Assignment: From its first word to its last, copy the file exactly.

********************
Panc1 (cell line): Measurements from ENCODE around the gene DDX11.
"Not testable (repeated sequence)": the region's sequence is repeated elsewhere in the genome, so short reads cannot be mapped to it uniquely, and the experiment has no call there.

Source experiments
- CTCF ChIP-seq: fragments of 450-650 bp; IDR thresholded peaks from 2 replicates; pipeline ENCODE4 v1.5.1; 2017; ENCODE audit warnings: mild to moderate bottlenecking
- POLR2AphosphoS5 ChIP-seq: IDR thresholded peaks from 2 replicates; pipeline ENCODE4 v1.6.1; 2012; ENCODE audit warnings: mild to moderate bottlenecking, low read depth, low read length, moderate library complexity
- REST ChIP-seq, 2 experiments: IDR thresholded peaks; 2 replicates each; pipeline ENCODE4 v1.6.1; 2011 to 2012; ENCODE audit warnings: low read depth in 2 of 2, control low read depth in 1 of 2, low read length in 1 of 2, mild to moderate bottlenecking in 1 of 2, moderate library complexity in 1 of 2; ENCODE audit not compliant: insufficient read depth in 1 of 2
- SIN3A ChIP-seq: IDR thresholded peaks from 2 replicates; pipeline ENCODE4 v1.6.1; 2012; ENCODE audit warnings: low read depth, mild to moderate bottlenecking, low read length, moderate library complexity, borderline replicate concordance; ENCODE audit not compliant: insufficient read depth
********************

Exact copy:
Panc1 (cell line): Measurements from ENCODE around the gene DDX11.
"Not testable (repeated sequence)": the region's sequence is repeated elsewhere in the genome, so short reads cannot be mapped to it uniquely, and the experiment has no call there.

Source experiments
- CTCF ChIP-seq: fragments of 450-650 bp; IDR thresholded peaks from 2 replicates; pipeline ENCODE4 v1.5.1; 2017; ENCODE audit warnings: mild to moderate bottlenecking
- POLR2AphosphoS5 ChIP-seq: IDR thresholded peaks from 2 replicates; pipeline ENCODE4 v1.6.1; 2012; ENCODE audit warnings: mild to moderate bottlenecking, low read depth, low read length, moderate library complexity
- REST ChIP-seq, 2 experiments: IDR thresholded peaks; 2 replicates each; pipeline ENCODE4 v1.6.1; 2011 to 2012; ENCODE audit warnings: low read depth in 2 of 2, control low read depth in 1 of 2, low read length in 1 of 2, mild to moderate bottlenecking in 1 of 2, moderate library complexity in 1 of 2; ENCODE audit not compliant: insufficient read depth in 1 of 2
- SIN3A ChIP-seq: IDR thresholded peaks from 2 replicates; pipeline ENCODE4 v1.6.1; 2012; ENCODE audit warnings: low read depth, mild to moderate bottlenecking, low read length, moderate library complexity, borderline replicate concordance; ENCODE audit not compliant: insufficient read depth